Even multinational companies want a piece of the action, says Mason, who points to a building that features a colourful wall mural that is actually a Nike ad.
Other in-demand street artists, such as XooooX, (pronounced Zooks) now sell their work in galleries including Circle Culture Gallery, which is on our route. The German artist works with hand-cut stencils, which often feature fashion models such as the one we see on a wall near the Clarchens Ballhaus -- a Weimar-era ball room, which has been rediscovered by local hipsters.
Not all street artists work alone. Some form part of a crew such as CBS, which is known for its huge train "bombs."
"The train comes into a station and within 10 seconds they can graffiti the entire train with one gigantic picture -- and then they run away again," Mason says.
Graffiti is illegal in Berlin (unless a property owner approves), and punishable by fine and up to two years in jail. But police often turn a blind eye if the art doesn't cause lasting damaged, which is why many artists have turned to postering, stickering and paste-ups, using a harmless mix of flour and water to affix their art to walls.
Some don't even bother with walls. Cologne-based Gunter Demnig's street art is literally on the street -- beneath our feet. He began installing his Stolpersteine (stumble stones) in 1995 without a permit. Each stone is engraved with the name of a victim of the holocaust and set on the ground (slightly raised) in front of the home where they once lived. There are now dozens in Berlin and elsewhere.
"Visitors and collaborators" are welcome at our next stop -- Hans Schwarzenberg -- a vibrant venue for art, culture and history. We enter through an archway where someone has scrawled "I don't want to be your friend on Facebook," amid works by Alias and El Bocho, and words and visuals that rail against gentrification. Further in are colourful wall paintings and the Anne Frank Zentrum and the house of Otto Weidt -- described as Berlin's Oskar Schindler.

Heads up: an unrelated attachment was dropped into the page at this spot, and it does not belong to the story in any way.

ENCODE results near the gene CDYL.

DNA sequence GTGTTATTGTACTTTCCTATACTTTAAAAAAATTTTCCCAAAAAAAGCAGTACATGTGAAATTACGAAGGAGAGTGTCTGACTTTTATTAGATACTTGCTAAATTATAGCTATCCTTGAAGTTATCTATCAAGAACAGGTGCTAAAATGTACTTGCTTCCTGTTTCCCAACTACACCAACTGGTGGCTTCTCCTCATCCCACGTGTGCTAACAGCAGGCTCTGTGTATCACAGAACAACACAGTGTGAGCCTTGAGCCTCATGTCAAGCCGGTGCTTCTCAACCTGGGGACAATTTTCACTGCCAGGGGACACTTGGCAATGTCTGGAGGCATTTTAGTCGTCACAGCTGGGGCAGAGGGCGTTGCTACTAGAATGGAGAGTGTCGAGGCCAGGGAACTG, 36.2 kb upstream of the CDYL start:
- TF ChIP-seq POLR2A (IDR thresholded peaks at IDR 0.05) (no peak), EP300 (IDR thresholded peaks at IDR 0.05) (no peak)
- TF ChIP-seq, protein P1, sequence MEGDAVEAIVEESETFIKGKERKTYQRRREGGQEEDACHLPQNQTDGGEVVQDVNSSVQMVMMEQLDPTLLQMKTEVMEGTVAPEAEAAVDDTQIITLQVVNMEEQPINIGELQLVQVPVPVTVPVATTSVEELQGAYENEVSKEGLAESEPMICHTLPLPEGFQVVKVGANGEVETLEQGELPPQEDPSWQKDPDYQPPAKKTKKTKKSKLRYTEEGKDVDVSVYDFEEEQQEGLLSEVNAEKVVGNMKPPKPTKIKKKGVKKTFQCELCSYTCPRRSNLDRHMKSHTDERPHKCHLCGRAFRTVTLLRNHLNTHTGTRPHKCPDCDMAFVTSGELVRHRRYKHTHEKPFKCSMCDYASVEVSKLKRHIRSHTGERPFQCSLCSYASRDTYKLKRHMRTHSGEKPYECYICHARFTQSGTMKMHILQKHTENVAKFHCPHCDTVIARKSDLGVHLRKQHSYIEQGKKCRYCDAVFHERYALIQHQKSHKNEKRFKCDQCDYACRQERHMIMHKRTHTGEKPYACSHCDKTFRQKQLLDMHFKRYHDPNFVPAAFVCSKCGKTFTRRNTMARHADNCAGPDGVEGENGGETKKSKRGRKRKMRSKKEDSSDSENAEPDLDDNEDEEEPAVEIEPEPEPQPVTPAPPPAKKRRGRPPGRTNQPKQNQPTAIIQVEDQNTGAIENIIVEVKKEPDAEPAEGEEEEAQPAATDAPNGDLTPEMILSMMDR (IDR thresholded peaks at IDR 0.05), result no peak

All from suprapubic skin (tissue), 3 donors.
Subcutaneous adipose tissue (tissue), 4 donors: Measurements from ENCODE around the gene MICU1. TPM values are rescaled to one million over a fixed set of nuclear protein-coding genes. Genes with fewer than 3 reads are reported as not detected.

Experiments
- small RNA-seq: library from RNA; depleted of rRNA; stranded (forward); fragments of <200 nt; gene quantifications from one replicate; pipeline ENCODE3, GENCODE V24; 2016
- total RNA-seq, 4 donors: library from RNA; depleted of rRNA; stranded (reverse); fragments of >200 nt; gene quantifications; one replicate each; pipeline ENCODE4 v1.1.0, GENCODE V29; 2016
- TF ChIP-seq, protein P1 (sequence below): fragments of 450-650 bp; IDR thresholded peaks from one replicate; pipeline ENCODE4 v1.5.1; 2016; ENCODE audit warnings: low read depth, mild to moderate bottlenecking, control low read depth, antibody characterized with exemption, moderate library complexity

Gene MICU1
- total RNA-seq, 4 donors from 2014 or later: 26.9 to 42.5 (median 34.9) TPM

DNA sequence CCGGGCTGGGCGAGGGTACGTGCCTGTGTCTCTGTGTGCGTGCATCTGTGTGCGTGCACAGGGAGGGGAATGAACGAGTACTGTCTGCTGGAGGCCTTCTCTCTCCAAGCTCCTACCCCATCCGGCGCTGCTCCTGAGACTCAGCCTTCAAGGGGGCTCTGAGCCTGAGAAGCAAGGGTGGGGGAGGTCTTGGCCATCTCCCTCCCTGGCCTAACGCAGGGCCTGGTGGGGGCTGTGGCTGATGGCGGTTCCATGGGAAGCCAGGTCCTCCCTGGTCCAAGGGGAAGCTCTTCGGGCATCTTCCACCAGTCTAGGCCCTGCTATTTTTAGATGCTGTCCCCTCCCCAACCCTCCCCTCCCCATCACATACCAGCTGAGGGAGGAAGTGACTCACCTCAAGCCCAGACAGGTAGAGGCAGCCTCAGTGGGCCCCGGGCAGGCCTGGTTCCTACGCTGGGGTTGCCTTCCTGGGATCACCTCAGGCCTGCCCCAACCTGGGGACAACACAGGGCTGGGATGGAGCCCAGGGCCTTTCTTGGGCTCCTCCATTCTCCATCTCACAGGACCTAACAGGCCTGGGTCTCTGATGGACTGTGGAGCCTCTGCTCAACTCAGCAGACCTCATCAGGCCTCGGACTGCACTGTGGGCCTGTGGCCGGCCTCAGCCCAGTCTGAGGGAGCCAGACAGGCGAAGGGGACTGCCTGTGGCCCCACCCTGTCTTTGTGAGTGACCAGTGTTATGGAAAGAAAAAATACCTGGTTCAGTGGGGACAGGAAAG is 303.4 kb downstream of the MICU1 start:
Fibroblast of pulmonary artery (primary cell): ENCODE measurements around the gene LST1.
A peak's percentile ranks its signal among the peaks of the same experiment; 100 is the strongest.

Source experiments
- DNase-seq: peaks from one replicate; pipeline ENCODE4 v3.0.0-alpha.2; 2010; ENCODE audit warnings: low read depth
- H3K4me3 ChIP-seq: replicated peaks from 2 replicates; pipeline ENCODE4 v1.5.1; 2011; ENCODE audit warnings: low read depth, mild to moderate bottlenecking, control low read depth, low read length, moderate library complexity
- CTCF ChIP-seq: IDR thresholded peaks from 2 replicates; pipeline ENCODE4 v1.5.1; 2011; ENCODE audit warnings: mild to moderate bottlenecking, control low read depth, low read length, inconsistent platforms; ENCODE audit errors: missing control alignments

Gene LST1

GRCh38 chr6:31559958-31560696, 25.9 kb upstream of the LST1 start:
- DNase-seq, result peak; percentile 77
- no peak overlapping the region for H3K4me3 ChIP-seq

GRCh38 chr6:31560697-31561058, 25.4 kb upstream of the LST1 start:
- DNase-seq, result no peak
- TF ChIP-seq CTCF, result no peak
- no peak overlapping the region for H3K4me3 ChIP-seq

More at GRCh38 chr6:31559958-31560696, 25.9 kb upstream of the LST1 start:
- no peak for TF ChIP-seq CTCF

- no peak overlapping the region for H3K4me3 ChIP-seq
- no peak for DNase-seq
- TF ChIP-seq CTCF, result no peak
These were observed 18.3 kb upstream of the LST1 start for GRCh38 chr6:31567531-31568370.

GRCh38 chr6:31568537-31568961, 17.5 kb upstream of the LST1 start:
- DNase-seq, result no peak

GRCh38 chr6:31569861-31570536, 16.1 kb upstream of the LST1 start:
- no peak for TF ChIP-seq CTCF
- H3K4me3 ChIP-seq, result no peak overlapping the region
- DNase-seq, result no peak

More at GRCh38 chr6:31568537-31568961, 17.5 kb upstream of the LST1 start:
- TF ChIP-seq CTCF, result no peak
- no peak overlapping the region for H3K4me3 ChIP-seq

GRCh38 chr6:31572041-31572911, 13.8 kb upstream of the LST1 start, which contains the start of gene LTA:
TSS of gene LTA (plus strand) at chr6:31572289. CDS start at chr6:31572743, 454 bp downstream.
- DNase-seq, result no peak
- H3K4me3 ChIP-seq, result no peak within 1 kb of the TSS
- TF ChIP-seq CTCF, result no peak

After seeing intriguing works by Italian artist Blu and Paris-based Victor Ash in Kreuzberg, the tour ends at the East Side Gallery. This 1.3-km stretch of the Berlin Wall contains more than 100 murals. Among the many standouts are Birgit Kinder's Test The Best, showing a Trabi (an East German-made car) bursting through the Wall, and The Mortal Kiss by Dimitri Vrubel, showing Leonid Brezhnev and Erich Honecker locking lips.
See it while you can. There are plans to demolish the East Side Gallery to make way for luxury flats.
NEED TO KNOW
The 3.5-hour Alternative City Tour departs at 2 p.m. daily Oranienburger Str. at 2 p.m. Cost is 12 euros (about $16), 10 euros (about $13) for students. See neweuropetours.eu.
This story was posted on Wed, March 20, 2013
More HeadlinesYoko Ono retrospective opens in Frankfurt
Nudists flock to 'Naked Men' exhibit in Vienna
Hamburg is modern Germany at its best
Vienna set to party at historic Opera Ball
48 hours at the top of Europe